•Night Sky Events. (Held at arm’s length, the width of your fist is 10 degrees and the width of your index finger is 1 degree. The width of a full Moon is ½ degree.)
* April 3
: The Moon is new.
* April 3
: Saturn is at opposition – opposite the Sun from Earth – when it rises at sunset, is up all night, and sets at sunrise; it is also at its nearest and brightest, although at its distance of nearly a billion miles, the difference isn’t great. This year Saturn’s rings are far more open and visible compared to last year when they were nearly edge on and difficult to see.
* April 6
: Jupiter is in conjunction with (behind) the Sun and moving into the morning sky.
* April 6
evening: The crescent Moon is 5 degrees below the Pleiades star cluster in the west, and the next night is 7 degrees above it.
* April 9
: Mercury is passing between the Sun and Earth (called inferior conjunction) and moving into the morning sky.
* April 11
evening: The Moon is at 1
* April 16
evening: The Moon is 8 degrees to the lower right of Saturn.
* April 17:
The full Moon is called Egg Moon, Grass Moon, and Easter Moon.
* April 22
morning: The Lyrid meteor shower peaks but the waning gibbous Moon makes this an unfavorable year for seeing many meteors.
* April 23
morning: Venus is two moonwidths below Uranus at dusk but you’ll need binoculars to see faint Uranus.
* April 24
morning: The Moon is at 3
th St., Waco, TX, 76707.
* April 30
morning: The crescent Moon is 6 degrees above Venus low in the east at dawn.
[The Sun, Moon and planets rise in the east and set in the west due to Earth’s west-to-east rotation on its axis.]
(east), Mercury (low in the east by month’s end); Saturn (west)
begins April barely visible low in the west at dusk, is soon lost in the Sun’s glare as it passes between Earth and Sun April 9, and then emerges low in the east at dawn by month’s end.
begins April as the brilliant "morning star" in the east but by month’s end begins sliding ever nearer the rising Sun.
will be hidden in the Sun’s glare until summer.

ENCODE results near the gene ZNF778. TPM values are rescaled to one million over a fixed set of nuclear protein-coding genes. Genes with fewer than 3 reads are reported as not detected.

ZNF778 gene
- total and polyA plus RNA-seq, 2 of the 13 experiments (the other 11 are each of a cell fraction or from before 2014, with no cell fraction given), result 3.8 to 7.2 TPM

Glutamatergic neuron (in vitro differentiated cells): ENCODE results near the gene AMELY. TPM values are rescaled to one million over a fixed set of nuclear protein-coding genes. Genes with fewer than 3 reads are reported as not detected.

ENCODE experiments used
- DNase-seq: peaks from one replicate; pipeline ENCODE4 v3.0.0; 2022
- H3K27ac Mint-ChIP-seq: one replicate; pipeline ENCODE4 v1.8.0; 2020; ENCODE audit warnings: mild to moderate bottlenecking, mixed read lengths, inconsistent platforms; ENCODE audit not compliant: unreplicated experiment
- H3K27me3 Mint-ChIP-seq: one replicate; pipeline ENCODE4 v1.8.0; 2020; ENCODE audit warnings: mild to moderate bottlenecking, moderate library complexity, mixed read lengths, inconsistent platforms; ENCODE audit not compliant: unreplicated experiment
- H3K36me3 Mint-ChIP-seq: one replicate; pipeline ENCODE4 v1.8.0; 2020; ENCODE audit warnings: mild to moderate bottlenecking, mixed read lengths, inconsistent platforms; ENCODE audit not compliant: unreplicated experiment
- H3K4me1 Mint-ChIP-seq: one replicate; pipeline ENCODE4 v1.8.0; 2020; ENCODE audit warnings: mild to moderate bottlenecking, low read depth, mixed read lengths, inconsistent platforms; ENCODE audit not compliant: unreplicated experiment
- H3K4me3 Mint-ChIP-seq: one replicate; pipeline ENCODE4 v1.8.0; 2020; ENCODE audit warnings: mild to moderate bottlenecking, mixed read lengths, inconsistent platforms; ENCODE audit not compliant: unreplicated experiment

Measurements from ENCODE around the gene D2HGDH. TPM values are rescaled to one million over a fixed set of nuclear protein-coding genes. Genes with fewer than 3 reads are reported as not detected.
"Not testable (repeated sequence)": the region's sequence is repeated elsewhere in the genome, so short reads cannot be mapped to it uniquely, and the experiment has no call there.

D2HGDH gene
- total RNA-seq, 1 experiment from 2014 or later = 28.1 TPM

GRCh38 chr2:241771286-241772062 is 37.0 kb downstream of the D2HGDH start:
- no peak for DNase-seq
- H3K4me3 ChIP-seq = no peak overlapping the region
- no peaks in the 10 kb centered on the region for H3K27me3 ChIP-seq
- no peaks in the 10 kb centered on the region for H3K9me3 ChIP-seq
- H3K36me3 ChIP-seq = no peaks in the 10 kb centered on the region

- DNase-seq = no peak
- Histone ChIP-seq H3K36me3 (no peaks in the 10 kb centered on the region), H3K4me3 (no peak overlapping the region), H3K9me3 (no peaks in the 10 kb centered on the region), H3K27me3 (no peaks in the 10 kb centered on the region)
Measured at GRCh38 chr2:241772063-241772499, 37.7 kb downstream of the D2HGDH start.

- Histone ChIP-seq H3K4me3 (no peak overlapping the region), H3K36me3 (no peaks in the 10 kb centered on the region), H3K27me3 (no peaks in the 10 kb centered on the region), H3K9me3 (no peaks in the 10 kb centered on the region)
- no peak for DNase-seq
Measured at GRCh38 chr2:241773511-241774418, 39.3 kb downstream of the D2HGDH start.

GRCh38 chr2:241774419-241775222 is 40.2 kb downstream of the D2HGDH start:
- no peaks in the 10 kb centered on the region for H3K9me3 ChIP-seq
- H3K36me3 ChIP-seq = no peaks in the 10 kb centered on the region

spends the month hidden in the Sun’s glare before emerging in the morning sky in May.
is now up all night.
* April 25, 1990:
The Hubble Space Telescope was deployed by Space Shuttle Discovery astronauts. Since its original flawed optics were corrected in 1993, it has continued to dazzle humanity with its incomparable images of the cosmos.
* April 12, 1961:
Russian cosmonaut Yuri Gagarin, the first human in space, made his historic 108 minute orbital flight around Earth in the spacecraft Vostok 1. Tragically he died in a 1968 training flight preparing for another space mission.
It’s only 13 years until the April 8, 2024, total eclipse of the Sun passes directly a line from Central Texas to Maine. This will be an event of a lifetime so make your plans early.
Constellation of the Month.
Prominent in the early evenings of April is Leo, the Lion, high in the south. With imagination one can make out a lion facing to the right. The sickle-shape represents his head; his brightest star, Regulus, is his heart; and the triangle to the left is his rump and tail. No legs are prominent as he is usually portrayed as lying down. Since the ecliptic (the path across the sky of the Sun, Moon, and planets) passes near Regulus, it is frequently visited by members of our solar system. To find Leo, face south in the early evening and look for Regulus six fist-widths (held at arm’s length) above the horizon.
Paul Derrick is an amateur astronomer who lives in Waco. Stargazer appears twice monthly. Paul’s website (www.stargazerpaul.com) contains an archive of past Stargazer columns, a schedule of his upcoming programs, star parties and classes, and other basic stargazing information. Contact him at firstname.lastname@example.org or 254-723-6346, or 918 N. 30
: Venus: Saturn